All data generated or analyzed during this study are included in this article and its supplementary information files.
Anti-citrullinated protein antibodies
RF and anti-CCP2 double negative RA
Diagnostic odds ratio
RF and anti-CCP2 double positive RA
Enzyme-linked immunosorbent assay
IgG-degrading enzyme of Streptococcus pyogens
Positive likelihood ratio
Negative predictive value
Positive predictive value
Receiver operating characteristic
Sodium citrate buffer
Sodium dodecyl sulfate polyacrylamide gel electrophoresis
- SPRA (CCP):
RA with single positive anti-CCP2
- SPRA (RF):
RA with single positive RF
Tris-buffered saline with 0.05% Tween 20
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We thank T Matsuura, A Imamura, and N Akagane for the assistance with the collection of participant samples and clinical details for this study.
This study was financially supported by Iizuka Hospital.
Ethics approval and consent to participate
The Ethics Committee at the Iizuka Hospital, Iizuka, Japan, approved this study (reference number: 26143), and participants gave informed consent.
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All authors declare that they have no competing interests.
Springer Nature remains neutral with regard to jurisdictional claims in published maps and institutional affiliations.
Additional file 1: Figure S1. Time-course of human IgG1 (TCZ, IFX), IgG2 (PAN) and IgG4 (NTZ) digested by MMP-3. A main band of 150 kDa corresponding to intact IgG1 was depicted (lane 1: TCZ, lane 2: IFX). After 2 hours 125 kDa band of single cleaved IgG (scIgG), 100 kDa band of F(ab’)2 and 25 kDa band of Fc monomer (Fcm) were observed (lane 3: TCZ, lane 4: IFX, lane 6: NTZ) except IgG2. IgG2 showed only 125 kDa band as a digested fragment (lane 5). After 24 hours, 150 kDa band disappeared except IgG2 (lane 9), and increased staining intensities of both 100 and 25 kDa band were observed (lane 7: TCZ, lane 8: IFX, lane 10: NTZ). Figure S2. Human IgG1 fragments generated by proteolytic cleavage of MMP-3. Arrows represent the cleavage site between Pro232 and Glu233 (EU numbering) in the lower hinge domain. (A) 150 kDa intact IgG1, (B) 125 kDa single cleaved IgG (scIgG) fragment resulted from a single-proteolytic cleavage in one of the heavy chains in the lower hinge, followed by losing one Fc monomer (Fcm), (C) 100 kDa F(ab’)2 fragment caused by losing another Fcm, (D) 25 kDa Fcm. Figure S3. Comparison of AHA levels between non-RA and RA patients. AHA1 and AHA3 represent IgG AHA against TCZ IgG1 F(ab’)2pepsin and NTZ IgG4 F(ab’)2pepsin, respectively. AHA5 and AHA7 represent IgA AHAs against TCZ IgG1 F(ab’)2pepsin and NTZ IgG4 F(ab’)2pepsin, respectively. Differences in levels between non-RA and RA were analyzed with the Mann-Whitney U test.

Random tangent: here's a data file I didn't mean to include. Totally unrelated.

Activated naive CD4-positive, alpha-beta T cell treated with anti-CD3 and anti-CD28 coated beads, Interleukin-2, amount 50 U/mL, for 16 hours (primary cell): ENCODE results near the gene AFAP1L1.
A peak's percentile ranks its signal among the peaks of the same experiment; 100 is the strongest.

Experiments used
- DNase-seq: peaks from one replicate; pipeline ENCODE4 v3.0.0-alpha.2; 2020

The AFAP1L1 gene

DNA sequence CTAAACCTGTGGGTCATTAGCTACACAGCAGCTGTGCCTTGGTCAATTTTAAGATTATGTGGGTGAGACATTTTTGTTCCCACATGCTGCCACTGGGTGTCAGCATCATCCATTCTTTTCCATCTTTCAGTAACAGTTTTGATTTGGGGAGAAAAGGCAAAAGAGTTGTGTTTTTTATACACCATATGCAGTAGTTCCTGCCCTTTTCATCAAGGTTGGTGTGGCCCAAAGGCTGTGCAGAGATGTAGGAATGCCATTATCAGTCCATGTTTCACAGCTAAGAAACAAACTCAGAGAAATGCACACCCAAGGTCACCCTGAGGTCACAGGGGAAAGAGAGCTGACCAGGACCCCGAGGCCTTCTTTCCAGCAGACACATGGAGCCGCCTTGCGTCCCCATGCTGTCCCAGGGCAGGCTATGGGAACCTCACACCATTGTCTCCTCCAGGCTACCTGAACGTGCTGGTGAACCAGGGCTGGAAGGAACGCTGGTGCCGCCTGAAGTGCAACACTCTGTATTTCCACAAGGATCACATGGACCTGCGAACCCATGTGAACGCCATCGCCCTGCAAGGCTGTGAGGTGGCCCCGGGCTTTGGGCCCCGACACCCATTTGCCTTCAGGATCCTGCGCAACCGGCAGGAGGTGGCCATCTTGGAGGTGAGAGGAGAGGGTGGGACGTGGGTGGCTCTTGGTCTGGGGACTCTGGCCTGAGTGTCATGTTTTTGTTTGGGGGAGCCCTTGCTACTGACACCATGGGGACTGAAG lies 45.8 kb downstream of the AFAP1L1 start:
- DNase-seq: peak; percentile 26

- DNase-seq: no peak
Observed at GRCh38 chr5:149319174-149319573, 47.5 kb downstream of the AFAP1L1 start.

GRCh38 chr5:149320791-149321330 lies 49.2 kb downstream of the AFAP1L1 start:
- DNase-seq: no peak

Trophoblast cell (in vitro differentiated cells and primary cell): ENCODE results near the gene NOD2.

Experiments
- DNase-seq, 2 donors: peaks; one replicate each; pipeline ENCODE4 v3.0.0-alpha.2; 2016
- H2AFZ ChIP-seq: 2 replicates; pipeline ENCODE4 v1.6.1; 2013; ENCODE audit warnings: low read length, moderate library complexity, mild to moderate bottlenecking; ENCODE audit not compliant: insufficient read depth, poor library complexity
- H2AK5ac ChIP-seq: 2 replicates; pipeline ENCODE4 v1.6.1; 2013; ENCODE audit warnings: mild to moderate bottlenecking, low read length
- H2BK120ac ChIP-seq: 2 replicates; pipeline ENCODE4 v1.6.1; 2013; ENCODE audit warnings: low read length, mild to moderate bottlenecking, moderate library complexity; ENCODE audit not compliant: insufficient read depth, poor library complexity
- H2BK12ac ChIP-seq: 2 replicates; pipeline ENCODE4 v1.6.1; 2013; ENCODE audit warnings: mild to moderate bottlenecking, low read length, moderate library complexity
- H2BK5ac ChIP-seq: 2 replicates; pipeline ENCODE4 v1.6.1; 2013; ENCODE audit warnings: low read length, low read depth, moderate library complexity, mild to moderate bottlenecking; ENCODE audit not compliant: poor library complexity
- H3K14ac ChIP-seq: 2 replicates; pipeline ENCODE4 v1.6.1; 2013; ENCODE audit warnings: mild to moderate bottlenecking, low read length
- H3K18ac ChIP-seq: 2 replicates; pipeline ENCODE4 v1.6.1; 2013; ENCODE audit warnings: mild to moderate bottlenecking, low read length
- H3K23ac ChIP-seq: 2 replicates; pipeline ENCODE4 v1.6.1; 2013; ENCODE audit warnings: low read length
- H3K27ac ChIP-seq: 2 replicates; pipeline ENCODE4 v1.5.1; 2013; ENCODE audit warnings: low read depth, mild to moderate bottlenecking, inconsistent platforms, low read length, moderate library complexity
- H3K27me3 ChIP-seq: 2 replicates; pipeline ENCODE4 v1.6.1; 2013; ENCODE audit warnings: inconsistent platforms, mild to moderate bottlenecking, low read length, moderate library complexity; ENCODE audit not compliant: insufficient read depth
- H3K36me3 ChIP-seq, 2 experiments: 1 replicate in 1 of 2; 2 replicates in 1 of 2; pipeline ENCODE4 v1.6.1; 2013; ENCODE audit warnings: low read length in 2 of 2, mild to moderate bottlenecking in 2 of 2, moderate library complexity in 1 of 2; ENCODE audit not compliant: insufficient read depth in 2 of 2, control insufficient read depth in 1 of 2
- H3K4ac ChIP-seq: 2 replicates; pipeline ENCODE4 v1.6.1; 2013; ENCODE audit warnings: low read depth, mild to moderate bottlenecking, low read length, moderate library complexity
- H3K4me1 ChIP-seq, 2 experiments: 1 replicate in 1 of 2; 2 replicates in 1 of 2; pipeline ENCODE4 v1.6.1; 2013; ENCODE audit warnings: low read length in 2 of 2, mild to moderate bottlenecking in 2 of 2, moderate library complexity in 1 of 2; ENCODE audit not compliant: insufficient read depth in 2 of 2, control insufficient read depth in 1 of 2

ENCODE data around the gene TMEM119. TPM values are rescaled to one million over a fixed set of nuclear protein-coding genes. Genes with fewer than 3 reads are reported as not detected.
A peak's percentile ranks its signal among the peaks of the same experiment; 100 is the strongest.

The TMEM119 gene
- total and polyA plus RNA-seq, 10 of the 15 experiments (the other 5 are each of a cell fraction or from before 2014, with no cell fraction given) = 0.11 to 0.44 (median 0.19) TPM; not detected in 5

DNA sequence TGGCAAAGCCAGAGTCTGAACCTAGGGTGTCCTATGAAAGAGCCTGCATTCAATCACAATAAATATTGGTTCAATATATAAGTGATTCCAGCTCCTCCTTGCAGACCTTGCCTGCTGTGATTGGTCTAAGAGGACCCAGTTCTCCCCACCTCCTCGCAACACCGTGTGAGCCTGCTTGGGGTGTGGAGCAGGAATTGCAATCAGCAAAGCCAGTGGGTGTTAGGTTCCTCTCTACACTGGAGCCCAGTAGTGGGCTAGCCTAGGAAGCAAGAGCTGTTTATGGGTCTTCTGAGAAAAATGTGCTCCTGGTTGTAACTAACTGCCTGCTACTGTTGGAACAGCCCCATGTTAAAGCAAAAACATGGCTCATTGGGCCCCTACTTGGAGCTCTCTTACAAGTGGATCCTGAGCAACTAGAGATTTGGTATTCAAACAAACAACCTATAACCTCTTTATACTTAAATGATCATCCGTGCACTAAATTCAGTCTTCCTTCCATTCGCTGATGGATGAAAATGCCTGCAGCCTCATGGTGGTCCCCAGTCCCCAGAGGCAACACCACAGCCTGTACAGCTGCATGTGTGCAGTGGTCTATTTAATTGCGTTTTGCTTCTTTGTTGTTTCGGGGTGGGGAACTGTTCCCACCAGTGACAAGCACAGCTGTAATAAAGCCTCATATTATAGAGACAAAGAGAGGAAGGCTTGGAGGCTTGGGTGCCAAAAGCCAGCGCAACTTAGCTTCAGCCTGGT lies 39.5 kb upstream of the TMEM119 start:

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Ota, T., Ota, S., Uchino, A. et al. IgG anti-hinge antibodies against IgG4 F(ab’)2 fragments generated using pepsin are useful diagnostic markers for rheumatoid arthritis: implications of the possible roles of metalloproteinases and IgG subclasses in generating immunogenic hinge epitopes. Arthritis Res Ther 22, 161 (2020). https://doi.org/10.1186/s13075-020-02251-7
- Anti-hinge antibody
- Matrix metalloproteinase
- Rheumatoid factor
- Rheumatoid arthritis
- Extended epitope recognition